US GUN-MAKERS RECOIL FROM IMPORTS' SUCCESS

US GUN-MAKERS RECOIL FROM IMPORTS' SUCCESS

First, there were the cars that could no longer compete with imports. Then came consumer electronics. And now, even guns made in the United States are being shot into second place.

The legendary Colt .45 is now being phased out as the standard pistol of the U.S. armed forces. The Colt's replacement: A 9mm pistol made by Italy's Beretta. It won over U.S. makers Smith & Wesson and Sturm Ruger & Co. in two shoot-offs in 1985 and 1989.The army found the Italian pistol lighter, more accurate and more durable than its competitors in bidding for a contract to supply 500,000 pistols.

And foreign guns continue to make inroads. Discerning cops have begun switching to Berettas, Austrian Glocks and West German Heckler & Koch pistols. Status-conscious robbers prize Israeli Uzi submachine guns - as does the U.S. Secret Service.

The latest cover of Guns & Ammo, a widely read U.S. firearms magazine, sports the Taurus, a high-tech Brazilian pistol that comes equipped with a laser sighting system. No U.S. manufacturer has anything like it.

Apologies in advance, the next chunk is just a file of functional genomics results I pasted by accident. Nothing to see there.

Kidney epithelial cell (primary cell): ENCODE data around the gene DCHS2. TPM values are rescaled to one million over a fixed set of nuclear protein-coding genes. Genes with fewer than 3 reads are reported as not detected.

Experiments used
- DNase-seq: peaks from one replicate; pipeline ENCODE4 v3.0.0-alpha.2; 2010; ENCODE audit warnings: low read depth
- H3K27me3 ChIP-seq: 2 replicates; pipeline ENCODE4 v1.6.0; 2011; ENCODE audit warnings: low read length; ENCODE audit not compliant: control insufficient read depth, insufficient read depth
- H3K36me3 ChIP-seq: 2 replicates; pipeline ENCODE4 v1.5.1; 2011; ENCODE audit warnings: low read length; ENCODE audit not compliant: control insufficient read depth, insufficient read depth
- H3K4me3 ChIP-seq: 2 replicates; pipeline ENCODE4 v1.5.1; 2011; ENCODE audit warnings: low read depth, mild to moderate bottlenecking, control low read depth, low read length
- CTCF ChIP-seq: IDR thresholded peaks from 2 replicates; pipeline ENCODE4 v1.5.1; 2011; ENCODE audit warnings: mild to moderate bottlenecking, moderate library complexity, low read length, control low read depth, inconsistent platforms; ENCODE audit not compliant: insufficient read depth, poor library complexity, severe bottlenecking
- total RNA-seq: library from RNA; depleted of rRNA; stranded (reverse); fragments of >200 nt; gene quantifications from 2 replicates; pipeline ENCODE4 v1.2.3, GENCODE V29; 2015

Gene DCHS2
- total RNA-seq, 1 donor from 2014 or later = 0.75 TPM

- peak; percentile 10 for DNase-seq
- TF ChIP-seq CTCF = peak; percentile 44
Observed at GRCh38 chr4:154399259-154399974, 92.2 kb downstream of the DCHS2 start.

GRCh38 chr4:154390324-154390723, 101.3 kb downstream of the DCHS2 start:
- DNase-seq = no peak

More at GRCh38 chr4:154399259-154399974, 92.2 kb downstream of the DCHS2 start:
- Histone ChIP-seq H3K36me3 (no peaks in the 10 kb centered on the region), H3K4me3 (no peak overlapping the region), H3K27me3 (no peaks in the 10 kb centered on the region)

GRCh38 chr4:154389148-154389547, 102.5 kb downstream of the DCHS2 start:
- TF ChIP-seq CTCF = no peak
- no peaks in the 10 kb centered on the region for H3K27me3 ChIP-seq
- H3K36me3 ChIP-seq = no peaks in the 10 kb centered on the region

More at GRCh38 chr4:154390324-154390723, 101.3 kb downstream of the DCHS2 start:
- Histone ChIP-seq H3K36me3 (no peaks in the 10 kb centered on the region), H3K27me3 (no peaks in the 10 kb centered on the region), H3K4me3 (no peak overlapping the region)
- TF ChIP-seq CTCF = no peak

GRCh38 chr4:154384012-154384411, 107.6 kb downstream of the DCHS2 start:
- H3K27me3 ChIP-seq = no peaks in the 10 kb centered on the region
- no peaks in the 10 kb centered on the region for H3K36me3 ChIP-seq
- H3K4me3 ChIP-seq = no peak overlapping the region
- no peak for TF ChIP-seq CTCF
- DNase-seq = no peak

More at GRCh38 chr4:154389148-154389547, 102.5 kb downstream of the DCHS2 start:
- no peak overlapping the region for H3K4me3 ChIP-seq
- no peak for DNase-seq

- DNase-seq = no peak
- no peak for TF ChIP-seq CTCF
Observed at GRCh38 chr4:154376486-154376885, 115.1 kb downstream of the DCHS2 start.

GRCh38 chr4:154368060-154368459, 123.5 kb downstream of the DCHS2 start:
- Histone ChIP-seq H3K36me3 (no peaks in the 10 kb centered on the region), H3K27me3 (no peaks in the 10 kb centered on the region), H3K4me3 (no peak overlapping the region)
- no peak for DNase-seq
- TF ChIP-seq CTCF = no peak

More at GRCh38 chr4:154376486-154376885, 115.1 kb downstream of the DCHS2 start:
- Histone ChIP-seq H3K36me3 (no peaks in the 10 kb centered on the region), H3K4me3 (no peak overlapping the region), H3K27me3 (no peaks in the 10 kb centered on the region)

Guns & Ammo noted that Americans were "long wedded to traditional names" but in the last decade had gradually come to accept quality handguns of other makes.

"A great deal more serious thought must be given to design," said Andrew Molchan, of the Florida-based National Association of Federally Licensed Firearms Dealers, which represents more than 10,000 U.S. firearms retailers.

"This is one of the many cases where American manufacturers are interested more in immediate big numbers than in innovative state-of-the-art design," Molchan told Reuters. In the process, the United States has fallen behind.

But at least in the handgun industry, there is a light at the end of the barrel.

"There is no fundamental reason why American manufacturers couldn't return to world-class designs," Mr. Molchan said.